deep sea mining

While these deep sea nodules are claimed to have higher concentrations of minerals than terrestrial ores, deep sea mining carries inherent risks to marine biodiversity. Photo: Geomar Bilddatenbank/Wikimedia Commons

Deep sea critical minerals for energy transition: Mine over matter

While several countries are pulling away from deep sea mining largely due to concerns over biodiversity loss, India has taken significant steps in the recent past to facilitate it to meet its ambitious energy transition goal

The world is in the process of putting together a new energy economy—one that promises energy security without compromising on quality. Ever since such a low-emission economy was postulated, the massive resource requirement of such systemic change has been painted as inconvenient, but inevitable. The inevitability of this new “gold rush” for minerals and materials critical to the energy transition seems now to be coming to a head. 

As a summer marked by extremes roiled the world, governments met in Kingston, Jamaica, in the last week of July to try and agree on regulation for the extraction of minerals from international waters. Although consensus remained elusive, the meeting did provide the clearest sign yet that the ambivalence is becoming increasingly untenable.

Meanwhile, closer home, India, like several other countries, is preparing to take a plunge into territorial waters in search of critical minerals. The recently concluded monsoon session of the Indian Parliament saw the passage of the Offshore Minerals (Development and Regulation) Amendment Act, 2023, which seeks to facilitate the exploration and extraction of critical minerals (also known as deep sea mining) in the territorial waters off India’s 7,500 km-odd coastline.

The deep sea mining brouhaha

The energy sector is the most significant contributor to GHG emissions, and any climate change mitigation action requires transition toward low-carbon pathways. This energy transition depends upon energy technologies that require a variety of critical minerals, such as lithium, cobalt, manganese, graphite, nickel, copper, chrome, and rare earths.

The International Energy Agency (IEA) estimates that climate targets would need at least four to six times more of these “critical” minerals by 2040. Such estimates have understandably attracted governments and industry to increase the exploration and extraction, and push for diversification of supplies. Besides land-based mining, sea beds are also being explored to harness the rich critical mineral reserves therein.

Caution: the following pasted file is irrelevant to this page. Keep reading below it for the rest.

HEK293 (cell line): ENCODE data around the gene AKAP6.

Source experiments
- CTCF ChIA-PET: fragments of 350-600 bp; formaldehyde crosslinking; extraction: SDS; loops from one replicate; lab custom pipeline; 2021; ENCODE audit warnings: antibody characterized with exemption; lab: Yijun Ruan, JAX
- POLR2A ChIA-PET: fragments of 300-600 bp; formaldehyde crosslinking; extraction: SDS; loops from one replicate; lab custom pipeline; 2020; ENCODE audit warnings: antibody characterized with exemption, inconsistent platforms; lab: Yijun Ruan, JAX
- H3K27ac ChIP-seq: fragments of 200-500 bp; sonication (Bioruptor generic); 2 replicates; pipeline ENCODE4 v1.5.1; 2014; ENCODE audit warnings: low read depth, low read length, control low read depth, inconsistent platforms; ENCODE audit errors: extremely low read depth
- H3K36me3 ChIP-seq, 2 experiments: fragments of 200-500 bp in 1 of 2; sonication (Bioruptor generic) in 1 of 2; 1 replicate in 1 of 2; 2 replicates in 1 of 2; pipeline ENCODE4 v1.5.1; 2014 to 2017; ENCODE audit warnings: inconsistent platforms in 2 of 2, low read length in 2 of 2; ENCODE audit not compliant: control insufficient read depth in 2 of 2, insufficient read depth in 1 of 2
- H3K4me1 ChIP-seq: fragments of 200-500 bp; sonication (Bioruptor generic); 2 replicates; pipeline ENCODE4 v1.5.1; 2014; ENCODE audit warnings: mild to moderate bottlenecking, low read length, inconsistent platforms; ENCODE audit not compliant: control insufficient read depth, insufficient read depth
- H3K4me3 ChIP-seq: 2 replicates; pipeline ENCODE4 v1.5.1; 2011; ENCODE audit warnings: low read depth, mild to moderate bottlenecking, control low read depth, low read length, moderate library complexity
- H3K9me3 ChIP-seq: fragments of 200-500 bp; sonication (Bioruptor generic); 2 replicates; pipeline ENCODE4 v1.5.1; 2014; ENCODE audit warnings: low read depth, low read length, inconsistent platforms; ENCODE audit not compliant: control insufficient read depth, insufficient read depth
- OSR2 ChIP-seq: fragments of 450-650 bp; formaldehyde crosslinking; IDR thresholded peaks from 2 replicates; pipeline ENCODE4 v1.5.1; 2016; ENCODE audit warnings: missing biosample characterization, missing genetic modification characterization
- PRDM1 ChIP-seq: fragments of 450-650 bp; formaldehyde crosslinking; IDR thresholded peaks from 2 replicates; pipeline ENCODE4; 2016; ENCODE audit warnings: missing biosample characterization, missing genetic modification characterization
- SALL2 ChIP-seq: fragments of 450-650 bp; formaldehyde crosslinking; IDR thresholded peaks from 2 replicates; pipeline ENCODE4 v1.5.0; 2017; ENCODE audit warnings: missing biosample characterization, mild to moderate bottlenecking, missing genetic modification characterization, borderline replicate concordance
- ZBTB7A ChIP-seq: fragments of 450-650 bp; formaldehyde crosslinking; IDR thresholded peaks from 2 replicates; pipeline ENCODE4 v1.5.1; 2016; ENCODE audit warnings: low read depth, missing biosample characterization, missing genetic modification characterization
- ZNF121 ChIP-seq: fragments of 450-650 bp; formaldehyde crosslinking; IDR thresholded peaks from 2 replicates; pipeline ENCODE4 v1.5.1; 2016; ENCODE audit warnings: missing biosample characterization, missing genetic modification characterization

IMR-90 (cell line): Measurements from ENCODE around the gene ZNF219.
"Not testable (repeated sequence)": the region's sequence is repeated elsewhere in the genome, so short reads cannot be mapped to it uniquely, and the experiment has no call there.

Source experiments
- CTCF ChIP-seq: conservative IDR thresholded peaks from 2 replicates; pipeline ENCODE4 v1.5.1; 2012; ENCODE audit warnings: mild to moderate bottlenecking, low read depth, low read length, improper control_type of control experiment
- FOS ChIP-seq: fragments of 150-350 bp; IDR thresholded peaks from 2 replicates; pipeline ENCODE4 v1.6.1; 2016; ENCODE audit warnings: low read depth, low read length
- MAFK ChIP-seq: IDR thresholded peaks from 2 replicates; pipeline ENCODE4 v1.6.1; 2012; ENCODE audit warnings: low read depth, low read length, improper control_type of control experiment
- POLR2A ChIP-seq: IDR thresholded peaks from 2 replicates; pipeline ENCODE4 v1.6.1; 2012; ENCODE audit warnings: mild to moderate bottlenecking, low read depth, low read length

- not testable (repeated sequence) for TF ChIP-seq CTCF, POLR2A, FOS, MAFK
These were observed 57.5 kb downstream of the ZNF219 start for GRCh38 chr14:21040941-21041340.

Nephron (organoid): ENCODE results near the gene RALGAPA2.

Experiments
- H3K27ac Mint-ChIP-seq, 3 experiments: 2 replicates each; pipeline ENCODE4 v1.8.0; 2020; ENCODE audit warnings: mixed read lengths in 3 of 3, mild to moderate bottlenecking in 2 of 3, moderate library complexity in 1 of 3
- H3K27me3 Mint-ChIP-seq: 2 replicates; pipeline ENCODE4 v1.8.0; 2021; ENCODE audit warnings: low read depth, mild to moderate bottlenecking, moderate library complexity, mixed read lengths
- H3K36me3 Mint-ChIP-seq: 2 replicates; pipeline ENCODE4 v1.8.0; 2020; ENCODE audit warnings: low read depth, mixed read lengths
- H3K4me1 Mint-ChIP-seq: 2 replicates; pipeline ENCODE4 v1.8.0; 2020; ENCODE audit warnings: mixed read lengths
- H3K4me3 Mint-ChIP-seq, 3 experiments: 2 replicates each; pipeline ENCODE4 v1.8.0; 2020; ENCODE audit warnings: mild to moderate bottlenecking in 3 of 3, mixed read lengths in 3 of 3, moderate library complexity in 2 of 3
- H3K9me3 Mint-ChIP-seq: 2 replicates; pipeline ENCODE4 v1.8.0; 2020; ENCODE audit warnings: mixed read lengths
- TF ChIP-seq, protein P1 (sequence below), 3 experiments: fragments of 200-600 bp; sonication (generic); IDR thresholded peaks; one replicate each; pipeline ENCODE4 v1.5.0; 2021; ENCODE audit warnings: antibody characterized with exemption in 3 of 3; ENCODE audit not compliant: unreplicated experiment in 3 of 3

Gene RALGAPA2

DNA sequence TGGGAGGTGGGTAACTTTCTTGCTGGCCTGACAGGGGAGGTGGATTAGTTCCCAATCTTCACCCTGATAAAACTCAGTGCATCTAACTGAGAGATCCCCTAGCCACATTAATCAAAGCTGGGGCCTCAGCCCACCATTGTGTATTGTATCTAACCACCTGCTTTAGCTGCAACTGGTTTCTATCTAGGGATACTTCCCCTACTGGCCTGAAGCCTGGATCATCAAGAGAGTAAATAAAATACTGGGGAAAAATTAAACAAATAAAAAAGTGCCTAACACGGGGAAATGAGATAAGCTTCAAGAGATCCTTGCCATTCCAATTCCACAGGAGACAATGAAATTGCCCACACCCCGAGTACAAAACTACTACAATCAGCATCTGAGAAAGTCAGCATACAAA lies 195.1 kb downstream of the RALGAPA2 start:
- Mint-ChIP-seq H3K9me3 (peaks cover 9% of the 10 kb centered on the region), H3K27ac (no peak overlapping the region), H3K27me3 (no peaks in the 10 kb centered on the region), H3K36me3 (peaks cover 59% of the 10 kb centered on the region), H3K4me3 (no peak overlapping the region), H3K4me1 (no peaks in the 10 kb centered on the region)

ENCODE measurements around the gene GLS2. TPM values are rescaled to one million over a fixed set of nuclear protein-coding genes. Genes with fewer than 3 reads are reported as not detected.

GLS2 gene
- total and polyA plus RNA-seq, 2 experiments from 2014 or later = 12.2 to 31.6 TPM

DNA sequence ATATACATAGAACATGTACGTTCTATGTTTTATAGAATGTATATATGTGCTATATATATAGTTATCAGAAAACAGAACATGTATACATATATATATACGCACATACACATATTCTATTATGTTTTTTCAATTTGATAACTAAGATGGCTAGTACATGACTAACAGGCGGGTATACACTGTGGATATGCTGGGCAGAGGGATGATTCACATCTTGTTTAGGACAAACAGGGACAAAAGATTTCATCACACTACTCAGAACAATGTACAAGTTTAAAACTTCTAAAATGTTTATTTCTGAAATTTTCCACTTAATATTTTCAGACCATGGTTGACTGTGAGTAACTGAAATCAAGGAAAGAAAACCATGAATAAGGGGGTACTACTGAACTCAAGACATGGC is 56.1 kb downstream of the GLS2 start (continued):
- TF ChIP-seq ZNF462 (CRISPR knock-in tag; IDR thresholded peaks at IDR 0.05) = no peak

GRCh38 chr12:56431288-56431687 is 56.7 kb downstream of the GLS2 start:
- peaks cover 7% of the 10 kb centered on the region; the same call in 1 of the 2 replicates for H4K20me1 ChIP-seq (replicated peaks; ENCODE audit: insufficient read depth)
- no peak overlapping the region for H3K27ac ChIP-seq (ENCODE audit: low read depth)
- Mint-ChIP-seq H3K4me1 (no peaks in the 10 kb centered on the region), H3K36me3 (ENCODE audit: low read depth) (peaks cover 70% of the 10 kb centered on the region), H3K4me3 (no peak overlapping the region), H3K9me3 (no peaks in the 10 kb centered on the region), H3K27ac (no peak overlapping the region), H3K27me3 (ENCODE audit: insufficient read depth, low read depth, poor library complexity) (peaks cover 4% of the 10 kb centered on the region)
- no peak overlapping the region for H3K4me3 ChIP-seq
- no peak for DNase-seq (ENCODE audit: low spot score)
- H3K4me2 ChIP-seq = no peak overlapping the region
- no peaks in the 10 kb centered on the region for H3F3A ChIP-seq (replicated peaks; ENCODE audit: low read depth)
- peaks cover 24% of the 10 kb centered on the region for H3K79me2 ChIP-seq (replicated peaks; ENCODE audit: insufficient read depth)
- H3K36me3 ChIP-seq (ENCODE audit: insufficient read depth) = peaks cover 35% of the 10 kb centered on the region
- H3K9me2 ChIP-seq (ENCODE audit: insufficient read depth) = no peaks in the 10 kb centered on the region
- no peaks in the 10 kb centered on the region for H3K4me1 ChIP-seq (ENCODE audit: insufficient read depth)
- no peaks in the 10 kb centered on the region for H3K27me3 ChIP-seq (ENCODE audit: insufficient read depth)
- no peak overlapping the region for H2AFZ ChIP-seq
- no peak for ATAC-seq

As the name suggests, deep sea mining is the process of extracting minerals from the deep sea bed or ocean floor. Deep sea nodules and deposits are rich in critical minerals such as nickel and cobalt. Mining these implies dredging of the sea bed and the deployment of heavy machinery to collect or pump the ore up to the surface.

Scientific community and civil society have raised concerns over the multitudinal risks and irreversible impacts of deep sea mining on marine ecosystem and biodiversity. But with the intersection of energy security, resource-independence and climate mitigation coming into sharp focus over the past few years, support for deep sea mining has grown stronger. One of the main supporting arguments is that mining critical minerals from the ocean floor will have a smaller environmental impact than mining them in tropical rainforests. Deep sea nodules are also claimed to have higher concentrations of minerals than terrestrial ores. Nevertheless, deep sea mining carries inherent risks to marine biodiversity, and neither the experience nor the standards exist to minimise impacts. 

Whose sea is it anyway?

If a tree falls in a forest, and no one is around to hear it, does it make a sound? The answer of course is yes, but it does make the impact much easier to ignore. 

In view of the large realm of unknown and incomplete understanding of the impacts and their management, policy discourse around deep sea mining is replete with demands from states, scientists, environmentalists and even industry to adopt a precautionary approach to allowing exploitation of minerals from the seabed. And herein lies the root of disagreement when it comes to international consensus on a common set of principles and rules for deep sea mining.

Under the International Law of the Seas, coastal states have the sovereign right to explore, exploit, conserve, and manage natural resources on and under the seabed in the exclusive economic zone, i.e., area up to 200 nautical miles from the baseline. Resources in the area of the seabed and ocean beyond this Exclusive Economic Zone (EEZ) are considered to be ‘the common heritage of mankind’, where no state can claim sovereignty or sovereign rights, and exploration and extraction of resources is to be ‘carried out for the benefit of mankind as a whole’.

The International Seabed Authority (ISA), an autonomous international organization established under the 1982 United Nations Convention on the Law of the Sea (UNCLOS) and the 1994 Agreement relating to the Implementation of UNCLOS, is responsible for the supervision and regulation of resource development from the seabed. Thus, deep sea mining within the EEZ is governed by domestic regimes, and mining beyond EEZ falls under the purview of the ISA.